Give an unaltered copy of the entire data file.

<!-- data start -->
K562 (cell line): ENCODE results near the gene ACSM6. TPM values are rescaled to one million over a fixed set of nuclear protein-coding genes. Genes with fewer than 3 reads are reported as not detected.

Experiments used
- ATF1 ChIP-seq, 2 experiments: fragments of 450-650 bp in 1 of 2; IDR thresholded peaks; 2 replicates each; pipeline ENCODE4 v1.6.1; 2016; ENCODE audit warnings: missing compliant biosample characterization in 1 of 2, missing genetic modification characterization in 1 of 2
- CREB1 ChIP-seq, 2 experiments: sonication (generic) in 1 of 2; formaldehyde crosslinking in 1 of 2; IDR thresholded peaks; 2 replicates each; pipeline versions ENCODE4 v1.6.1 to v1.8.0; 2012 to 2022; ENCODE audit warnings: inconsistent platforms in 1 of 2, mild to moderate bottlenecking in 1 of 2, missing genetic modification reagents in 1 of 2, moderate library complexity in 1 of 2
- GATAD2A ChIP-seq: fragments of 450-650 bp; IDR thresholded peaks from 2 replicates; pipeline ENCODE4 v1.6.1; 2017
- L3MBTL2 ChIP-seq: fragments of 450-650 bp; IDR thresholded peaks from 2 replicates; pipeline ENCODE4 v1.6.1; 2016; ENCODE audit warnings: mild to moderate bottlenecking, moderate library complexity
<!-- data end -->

K562 (cell line): ENCODE results near the gene ACSM6. TPM values are rescaled to one million over a fixed set of nuclear protein-coding genes. Genes with fewer than 3 reads are reported as not detected.

Experiments used
- ATF1 ChIP-seq, 2 experiments: fragments of 450-650 bp in 1 of 2; IDR thresholded peaks; 2 replicates each; pipeline ENCODE4 v1.6.1; 2016; ENCODE audit warnings: missing compliant biosample characterization in 1 of 2, missing genetic modification characterization in 1 of 2
- CREB1 ChIP-seq, 2 experiments: sonication (generic) in 1 of 2; formaldehyde crosslinking in 1 of 2; IDR thresholded peaks; 2 replicates each; pipeline versions ENCODE4 v1.6.1 to v1.8.0; 2012 to 2022; ENCODE audit warnings: inconsistent platforms in 1 of 2, mild to moderate bottlenecking in 1 of 2, missing genetic modification reagents in 1 of 2, moderate library complexity in 1 of 2
- GATAD2A ChIP-seq: fragments of 450-650 bp; IDR thresholded peaks from 2 replicates; pipeline ENCODE4 v1.6.1; 2017
- L3MBTL2 ChIP-seq: fragments of 450-650 bp; IDR thresholded peaks from 2 replicates; pipeline ENCODE4 v1.6.1; 2016; ENCODE audit warnings: mild to moderate bottlenecking, moderate library complexity